Sunday, September 17, 2023

LAT tk (Gareth)  


NYT 12:42 (Nate) 


USA Today 2:43 Darby)  


Universal (Sunday) 9:34 (Jim) 


Universal tk (norah) 


WaPo 6:45 (Matthew) 


Jill Rafaloff and Michelle Sontarp’s New York Times crossword, “Classical Music” — Nate’s write-up

Don’t myth out on your chance to tackle this cute and classic-al New York Times Sunday puzzle!

09.17.23 Sunday New York Times Crossword

09.17.23 Sunday New York Times Crossword

– 24A: GIVE PEACE A CHANCE [Supplication to Ares (Plastic Ono Band)]
– 34A: HERE COMES THE SUN [Warning to Icarus (The Beatles)]
– 52A: LIGHT MY FIRE [Request to Prometheus (The Doors)]
– 66A: OH PRETTY WOMAN [Comment to Aphrodite (Roy Orbison)]
– 84A: YOU’RE SO VAIN [Criticism of Narcissus (Carly Simon)]
– 95A: DON’T BRING ME DOWN [Entreaty to Hades (Electric Light Orchestra)]
– 114A: MORNING HAS BROKEN [Congratulations to Eos (Cat Stevens)]

This theme was more straightforward than many recent Sunday puzzles, but I appreciate the variety. Not every puzzle needs to have multi-layered wordplay – sometimes, solid puns and cultural reimaginings go a long way. YOU’RE SO VAIN felt spot on, and I’ll admit to morbidly chuckling at the cluing context for HERE COMES THE SUN. The songs all predate me (or at least predate my cultural memory), but felt fair all the same. (Plus, not everything needs to be made with me or my generation as the target audience.) I hope you all found it enjoyable, too!

Random thoughts:
– This grid felt super clean, which is reflected in my faster-than-average solve time. ODER was maybe the only bit of glue?
– I wanted STAGGER / TOOL to be SWAGGER / WOOL!
– Of all the states that could’ve been used to clue ESTADO, I LOLed at my birth state New Hampshire being the one chosen.  If they needed to clue a language change, I’d have picked Nueva Mexico / Jersey / York, all of whom have substantially higher Spanish-speaking populations.
– I was surprised that RUH ROH at 1D wasn’t clued with respect to Scooby Doo (or with respect to ESTADO‘s clue!).

Okay, that’s all for now. Let us know what you enjoyed about this puzzle – and have a great weekend! Shana Tova to all who celebrate!

Evan Birnholz’ Washington Post crossword, “Off the Table” — Matt G’s write-up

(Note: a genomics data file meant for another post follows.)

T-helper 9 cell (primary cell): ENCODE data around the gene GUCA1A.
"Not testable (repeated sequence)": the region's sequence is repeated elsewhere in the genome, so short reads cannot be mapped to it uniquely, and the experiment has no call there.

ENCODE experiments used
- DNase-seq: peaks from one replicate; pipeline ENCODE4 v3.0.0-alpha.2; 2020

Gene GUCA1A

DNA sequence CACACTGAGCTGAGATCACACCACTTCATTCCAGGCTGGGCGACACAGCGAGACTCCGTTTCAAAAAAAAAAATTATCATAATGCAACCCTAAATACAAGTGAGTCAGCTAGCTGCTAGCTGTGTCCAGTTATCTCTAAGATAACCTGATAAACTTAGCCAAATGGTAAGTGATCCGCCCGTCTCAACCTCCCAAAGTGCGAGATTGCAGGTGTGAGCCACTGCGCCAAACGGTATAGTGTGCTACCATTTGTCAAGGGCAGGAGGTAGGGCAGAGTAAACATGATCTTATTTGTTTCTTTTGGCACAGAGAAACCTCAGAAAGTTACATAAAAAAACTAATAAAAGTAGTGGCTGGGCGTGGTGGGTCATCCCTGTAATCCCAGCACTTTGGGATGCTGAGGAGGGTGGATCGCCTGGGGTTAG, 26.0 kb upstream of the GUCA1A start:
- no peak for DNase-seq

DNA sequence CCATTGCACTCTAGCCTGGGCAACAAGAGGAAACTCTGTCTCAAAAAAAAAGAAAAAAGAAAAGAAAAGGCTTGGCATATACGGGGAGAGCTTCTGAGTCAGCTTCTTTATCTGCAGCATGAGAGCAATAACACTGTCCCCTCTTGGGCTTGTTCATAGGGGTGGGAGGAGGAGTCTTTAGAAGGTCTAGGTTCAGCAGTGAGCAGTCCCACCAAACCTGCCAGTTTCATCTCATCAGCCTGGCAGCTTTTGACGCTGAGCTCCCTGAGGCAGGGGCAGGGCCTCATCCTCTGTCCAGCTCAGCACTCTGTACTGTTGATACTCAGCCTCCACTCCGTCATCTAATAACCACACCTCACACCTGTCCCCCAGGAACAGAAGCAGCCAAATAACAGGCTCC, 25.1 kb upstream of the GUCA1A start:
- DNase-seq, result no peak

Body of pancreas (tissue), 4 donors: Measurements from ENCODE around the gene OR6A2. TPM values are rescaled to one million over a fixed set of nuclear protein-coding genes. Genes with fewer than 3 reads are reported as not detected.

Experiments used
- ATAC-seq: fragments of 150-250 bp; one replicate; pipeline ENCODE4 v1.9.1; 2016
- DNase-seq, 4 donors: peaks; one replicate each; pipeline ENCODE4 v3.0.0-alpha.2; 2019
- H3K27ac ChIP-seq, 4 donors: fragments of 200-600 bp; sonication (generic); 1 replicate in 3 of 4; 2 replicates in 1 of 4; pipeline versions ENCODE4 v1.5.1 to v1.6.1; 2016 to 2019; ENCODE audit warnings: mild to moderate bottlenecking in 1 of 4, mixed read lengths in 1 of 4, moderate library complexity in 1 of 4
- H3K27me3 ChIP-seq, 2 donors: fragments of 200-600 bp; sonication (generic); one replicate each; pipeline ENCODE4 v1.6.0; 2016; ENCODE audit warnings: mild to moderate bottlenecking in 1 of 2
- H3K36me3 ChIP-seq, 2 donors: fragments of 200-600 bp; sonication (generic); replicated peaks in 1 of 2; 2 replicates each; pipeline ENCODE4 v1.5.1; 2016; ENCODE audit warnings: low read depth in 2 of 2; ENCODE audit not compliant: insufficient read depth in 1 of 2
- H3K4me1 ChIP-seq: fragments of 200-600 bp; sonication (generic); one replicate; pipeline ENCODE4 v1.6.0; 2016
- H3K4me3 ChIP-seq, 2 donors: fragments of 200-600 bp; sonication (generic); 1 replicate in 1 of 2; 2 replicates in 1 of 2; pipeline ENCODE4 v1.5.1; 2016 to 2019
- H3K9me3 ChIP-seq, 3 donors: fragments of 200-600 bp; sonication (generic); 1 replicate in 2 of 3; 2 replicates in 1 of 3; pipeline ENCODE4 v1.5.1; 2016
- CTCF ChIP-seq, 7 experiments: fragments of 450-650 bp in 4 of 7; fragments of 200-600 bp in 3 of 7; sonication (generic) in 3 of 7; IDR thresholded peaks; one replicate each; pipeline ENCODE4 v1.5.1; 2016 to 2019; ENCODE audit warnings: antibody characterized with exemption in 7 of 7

Evan Birnholz’ Washington Post crossword solution, “Off the Table,” 9/17/2023

A meta from Evan this week. We’re given a title “Off the Table” and prompt “The answer to this week’s metapuzzle is a two-word phrase.”

Themers are easy to spot; they’re marked with asterisks, and are zany, not-in-the-language phrases:

  • 22a [*Kayaking locales that will give you a good core workout?] AB RIVERS
  • 24a [*Farm enclosure for storing a pool triangle?] RACK PEN
  • 29a [*”Have you acquired any assets at all?”?] EVER GAIN
  • 32a [*”Mein Gott! A ‘burnt’ color!”?] ACH UMBER
  • 49a [*Fellows who enjoy composer Maurice’s music?] RAVEL GENTS
  • 67a [*Every person named like NFL receiver Moss, “American Idol” judge Jackson, composer Newman, etc.?] EACH RANDY
  • 89a [*Christmas toymaker walked onstage?] ELF ENTERED
  • 104a [*What you use to listen to a whirlpool?] EDDY EARS
  • 110a [*What Elvis might have called his swiveling body parts if he acted in the 2012 Best Picture winner?] ARGO HIPS
  • 115a [*Expert at setting and keeping the tempo?] PACE ACE

Plus a revealer: 118a [Like a certain table] PERIODIC

I had a good amount of difficulty working through this grid, but ELF ENTERED midway through the solve stood out. Bringing to mind the phrase “Self Centered,” it points to each theme entry being a two-word phrase with each word missing its initial letter:

AB RIVERS > “Cab Drivers”
RACK PEN > “Crack Open”
EVER GAIN > “Never Again”
ACH UNDER > “Mach Number”
RAVEL GENTS > “Travel Agents”
EACH RANDY > “Peach Brandy”
ELF ENTERED > “Self Centered”
EDDY EARS > “Teddy Bears”
ARGO HIPS > “Cargo Ships”
PACE ACE > “Space Race”

“Mach Number” rang a little less common for me, but I literally couldn’t find anything else that fit the pattern, even before the next step, so was happy to move past that weaker click.

The clue for 118 has the periodic table at the front of our minds. Each pair of missing/added letters to the theme phrases corresponds with an element’s chemical symbol. Each element’s atomic number is probably a good data point to capture. And to save space, we’ll also check out which letters in the grid are in the squares with those numbers: